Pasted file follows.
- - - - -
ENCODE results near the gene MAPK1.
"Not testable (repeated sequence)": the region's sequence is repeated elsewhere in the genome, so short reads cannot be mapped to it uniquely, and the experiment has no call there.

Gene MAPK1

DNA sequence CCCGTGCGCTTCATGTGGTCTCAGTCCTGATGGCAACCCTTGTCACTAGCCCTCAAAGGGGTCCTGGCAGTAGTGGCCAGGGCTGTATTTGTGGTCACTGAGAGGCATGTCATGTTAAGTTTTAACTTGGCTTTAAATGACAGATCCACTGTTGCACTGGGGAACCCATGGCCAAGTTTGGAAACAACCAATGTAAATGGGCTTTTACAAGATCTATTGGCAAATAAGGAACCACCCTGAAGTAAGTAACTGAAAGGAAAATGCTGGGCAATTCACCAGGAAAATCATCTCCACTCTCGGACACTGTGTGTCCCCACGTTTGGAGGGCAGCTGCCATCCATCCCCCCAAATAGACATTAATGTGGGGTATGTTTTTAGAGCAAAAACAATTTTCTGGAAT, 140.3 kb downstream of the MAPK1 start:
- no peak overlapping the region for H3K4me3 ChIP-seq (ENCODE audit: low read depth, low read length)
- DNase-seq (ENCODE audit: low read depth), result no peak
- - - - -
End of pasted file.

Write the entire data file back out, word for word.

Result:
ENCODE results near the gene MAPK1.
"Not testable (repeated sequence)": the region's sequence is repeated elsewhere in the genome, so short reads cannot be mapped to it uniquely, and the experiment has no call there.

Gene MAPK1

DNA sequence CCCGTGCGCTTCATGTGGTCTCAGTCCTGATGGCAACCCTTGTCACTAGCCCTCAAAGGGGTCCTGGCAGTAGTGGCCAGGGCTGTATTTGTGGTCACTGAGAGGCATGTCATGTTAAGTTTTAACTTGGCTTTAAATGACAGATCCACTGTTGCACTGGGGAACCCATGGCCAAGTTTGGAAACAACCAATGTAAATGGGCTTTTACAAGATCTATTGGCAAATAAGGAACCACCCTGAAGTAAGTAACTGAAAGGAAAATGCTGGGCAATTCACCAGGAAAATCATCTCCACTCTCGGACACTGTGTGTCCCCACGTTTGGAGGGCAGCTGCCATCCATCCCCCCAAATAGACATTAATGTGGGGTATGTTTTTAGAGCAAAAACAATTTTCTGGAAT, 140.3 kb downstream of the MAPK1 start:
- no peak overlapping the region for H3K4me3 ChIP-seq (ENCODE audit: low read depth, low read length)
- DNase-seq (ENCODE audit: low read depth), result no peak